From Andrew Hartman’s recent post at U.S. Intellectual History, “The Politics of Epistemology,” in which he excerpts the following (and more) from his book Education and the Cold War:
By the beginning of the Cold War, this crisis was seemingly resolved in what Purcell terms the “relativist theory of democracy,” a stripped-down version of Dewey’s pragmatism in which democracy was made normative to America. This relativist theory of democracy blended what its practitioners believed were the best elements of naturalism, especially a faith in the empirical social sciences, with a co-opted version of rationalism, particularly a Platonic belief that American democracy was an end in itself. Although the relativist theorists of democracy considered themselves pragmatists in their attention to means, pragmatism as an identifiable philosophical radicalism, personified by Dewey in its aggressive and reform-oriented form, faded from view. Rather than critique democracy as it existed, relativist theorists assumed that American society was the democratic ideal. The status quo became an end in itself as intellectuals focused their labors on political stability.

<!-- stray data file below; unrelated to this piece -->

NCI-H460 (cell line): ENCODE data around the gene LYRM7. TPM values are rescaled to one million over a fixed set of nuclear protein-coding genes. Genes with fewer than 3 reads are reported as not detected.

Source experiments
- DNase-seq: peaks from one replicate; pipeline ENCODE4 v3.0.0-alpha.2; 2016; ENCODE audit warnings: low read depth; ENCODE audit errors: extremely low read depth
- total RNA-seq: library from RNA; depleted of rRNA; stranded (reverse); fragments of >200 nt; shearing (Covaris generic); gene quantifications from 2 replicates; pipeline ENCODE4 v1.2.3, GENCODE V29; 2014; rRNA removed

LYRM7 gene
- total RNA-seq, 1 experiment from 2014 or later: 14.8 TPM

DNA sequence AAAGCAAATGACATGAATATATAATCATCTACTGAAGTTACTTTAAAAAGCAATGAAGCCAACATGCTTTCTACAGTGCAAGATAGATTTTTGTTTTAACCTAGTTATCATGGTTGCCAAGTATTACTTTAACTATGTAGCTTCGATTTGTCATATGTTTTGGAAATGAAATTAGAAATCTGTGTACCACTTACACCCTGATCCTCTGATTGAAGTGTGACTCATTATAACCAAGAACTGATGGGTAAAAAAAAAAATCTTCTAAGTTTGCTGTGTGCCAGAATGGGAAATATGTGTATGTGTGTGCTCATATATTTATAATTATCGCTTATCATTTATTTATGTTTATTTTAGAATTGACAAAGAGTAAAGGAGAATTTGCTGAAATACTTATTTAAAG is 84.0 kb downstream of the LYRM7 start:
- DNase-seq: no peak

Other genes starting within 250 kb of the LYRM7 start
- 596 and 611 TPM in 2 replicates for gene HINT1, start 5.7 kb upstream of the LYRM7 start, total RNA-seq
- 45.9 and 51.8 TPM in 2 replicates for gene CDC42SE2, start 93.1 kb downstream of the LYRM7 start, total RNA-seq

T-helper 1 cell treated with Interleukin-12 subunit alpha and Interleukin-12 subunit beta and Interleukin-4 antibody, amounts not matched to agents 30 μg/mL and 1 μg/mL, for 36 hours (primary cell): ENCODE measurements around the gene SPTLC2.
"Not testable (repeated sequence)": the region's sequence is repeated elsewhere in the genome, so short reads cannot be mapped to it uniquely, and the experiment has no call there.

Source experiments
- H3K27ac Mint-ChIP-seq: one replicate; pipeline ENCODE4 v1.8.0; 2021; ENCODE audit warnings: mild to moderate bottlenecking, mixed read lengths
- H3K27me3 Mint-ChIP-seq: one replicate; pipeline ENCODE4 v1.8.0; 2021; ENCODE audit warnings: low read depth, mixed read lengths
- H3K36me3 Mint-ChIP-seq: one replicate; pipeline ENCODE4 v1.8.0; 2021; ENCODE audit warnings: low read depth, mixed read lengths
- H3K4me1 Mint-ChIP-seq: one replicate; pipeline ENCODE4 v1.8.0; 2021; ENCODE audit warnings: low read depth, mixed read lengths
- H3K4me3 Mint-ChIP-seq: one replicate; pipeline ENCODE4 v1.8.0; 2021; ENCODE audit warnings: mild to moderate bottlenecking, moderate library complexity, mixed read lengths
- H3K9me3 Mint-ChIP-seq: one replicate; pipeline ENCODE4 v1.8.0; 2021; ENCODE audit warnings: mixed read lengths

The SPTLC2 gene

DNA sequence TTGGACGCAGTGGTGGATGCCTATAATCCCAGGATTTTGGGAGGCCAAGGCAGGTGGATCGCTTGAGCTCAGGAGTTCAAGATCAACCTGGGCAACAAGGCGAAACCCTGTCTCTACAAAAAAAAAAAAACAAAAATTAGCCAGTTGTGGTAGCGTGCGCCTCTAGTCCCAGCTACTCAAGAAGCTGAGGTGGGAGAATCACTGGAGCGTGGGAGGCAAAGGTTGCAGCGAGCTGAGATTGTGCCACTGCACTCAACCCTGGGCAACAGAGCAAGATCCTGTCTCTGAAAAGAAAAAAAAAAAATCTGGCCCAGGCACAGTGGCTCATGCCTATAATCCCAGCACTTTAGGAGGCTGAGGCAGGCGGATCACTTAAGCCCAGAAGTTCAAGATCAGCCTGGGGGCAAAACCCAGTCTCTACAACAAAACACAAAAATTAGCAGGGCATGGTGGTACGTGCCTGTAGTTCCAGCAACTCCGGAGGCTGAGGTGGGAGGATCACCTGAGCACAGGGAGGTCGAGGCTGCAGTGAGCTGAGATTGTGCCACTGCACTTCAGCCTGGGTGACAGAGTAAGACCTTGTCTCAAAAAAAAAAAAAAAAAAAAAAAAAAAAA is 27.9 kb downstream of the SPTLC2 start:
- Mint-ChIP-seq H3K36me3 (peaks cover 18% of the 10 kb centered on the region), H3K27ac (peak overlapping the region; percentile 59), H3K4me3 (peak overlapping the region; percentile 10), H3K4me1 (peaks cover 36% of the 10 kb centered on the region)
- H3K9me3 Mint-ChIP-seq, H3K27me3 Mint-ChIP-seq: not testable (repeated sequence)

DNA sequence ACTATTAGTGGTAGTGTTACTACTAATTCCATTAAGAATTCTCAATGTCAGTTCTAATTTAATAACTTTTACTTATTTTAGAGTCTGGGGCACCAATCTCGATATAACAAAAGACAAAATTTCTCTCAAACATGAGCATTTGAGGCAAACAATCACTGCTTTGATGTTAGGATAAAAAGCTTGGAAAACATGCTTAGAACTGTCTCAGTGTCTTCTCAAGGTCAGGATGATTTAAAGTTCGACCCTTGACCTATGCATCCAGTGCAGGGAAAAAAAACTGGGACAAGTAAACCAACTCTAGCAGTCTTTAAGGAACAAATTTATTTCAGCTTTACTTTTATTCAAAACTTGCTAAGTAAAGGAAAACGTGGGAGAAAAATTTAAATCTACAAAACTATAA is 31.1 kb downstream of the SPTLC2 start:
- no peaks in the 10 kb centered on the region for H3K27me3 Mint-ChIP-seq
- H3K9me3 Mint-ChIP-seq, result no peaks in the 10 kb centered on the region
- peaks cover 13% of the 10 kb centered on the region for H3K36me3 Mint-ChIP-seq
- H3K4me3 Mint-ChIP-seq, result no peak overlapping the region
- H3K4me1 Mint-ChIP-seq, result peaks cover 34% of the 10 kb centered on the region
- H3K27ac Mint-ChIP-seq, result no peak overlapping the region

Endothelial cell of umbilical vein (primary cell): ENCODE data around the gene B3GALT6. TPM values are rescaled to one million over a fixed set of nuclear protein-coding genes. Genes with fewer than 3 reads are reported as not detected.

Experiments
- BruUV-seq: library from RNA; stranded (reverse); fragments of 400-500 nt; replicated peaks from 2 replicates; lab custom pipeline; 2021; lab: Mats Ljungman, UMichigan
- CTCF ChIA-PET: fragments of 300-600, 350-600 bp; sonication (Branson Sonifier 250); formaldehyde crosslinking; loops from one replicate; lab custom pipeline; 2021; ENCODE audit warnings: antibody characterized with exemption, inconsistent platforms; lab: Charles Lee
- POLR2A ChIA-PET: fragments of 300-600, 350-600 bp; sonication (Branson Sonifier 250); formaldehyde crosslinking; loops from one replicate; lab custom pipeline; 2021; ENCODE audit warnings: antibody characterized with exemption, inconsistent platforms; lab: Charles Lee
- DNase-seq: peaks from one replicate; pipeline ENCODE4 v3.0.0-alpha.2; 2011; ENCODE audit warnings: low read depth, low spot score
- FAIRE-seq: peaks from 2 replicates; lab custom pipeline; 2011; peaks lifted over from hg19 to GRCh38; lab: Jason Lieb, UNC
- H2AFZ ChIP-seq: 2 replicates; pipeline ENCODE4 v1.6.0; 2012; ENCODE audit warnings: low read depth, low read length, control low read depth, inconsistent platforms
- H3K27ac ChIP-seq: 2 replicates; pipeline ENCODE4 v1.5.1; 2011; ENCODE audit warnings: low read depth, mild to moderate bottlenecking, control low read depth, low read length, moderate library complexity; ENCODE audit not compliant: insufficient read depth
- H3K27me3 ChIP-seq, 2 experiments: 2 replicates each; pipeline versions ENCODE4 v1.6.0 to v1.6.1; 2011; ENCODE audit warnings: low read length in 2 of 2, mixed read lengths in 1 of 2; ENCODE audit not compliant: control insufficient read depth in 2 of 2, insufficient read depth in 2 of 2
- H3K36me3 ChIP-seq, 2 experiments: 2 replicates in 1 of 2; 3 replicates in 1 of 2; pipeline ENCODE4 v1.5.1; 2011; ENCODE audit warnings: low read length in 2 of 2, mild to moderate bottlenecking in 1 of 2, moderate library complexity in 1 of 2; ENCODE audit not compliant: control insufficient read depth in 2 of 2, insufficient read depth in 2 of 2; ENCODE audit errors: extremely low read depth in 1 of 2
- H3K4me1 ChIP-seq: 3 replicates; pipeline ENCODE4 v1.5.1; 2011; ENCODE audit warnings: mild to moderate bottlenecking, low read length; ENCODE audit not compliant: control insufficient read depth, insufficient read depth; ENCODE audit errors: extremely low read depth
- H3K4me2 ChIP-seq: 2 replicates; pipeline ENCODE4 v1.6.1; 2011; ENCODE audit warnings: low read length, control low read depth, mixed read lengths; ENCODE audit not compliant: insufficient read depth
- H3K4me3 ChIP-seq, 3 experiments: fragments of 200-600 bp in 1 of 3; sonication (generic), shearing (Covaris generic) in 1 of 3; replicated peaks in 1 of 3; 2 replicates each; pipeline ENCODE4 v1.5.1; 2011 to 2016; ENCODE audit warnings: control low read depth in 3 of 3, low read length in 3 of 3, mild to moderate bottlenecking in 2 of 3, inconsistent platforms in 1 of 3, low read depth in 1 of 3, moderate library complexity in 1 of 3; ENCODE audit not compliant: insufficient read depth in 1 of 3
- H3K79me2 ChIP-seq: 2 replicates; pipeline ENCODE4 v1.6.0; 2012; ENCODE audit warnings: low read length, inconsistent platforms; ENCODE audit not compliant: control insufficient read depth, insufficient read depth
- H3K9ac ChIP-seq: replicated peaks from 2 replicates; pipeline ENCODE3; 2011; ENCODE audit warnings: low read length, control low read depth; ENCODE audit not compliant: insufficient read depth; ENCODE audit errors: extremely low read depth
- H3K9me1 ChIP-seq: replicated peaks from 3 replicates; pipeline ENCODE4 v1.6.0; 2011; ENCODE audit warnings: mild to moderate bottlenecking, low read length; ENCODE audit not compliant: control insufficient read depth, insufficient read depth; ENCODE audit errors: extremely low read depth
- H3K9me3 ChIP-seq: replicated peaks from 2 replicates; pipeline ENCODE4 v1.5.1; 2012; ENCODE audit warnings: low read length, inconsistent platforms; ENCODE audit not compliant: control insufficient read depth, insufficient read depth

(h/t Michael J. Altman) Continue Reading →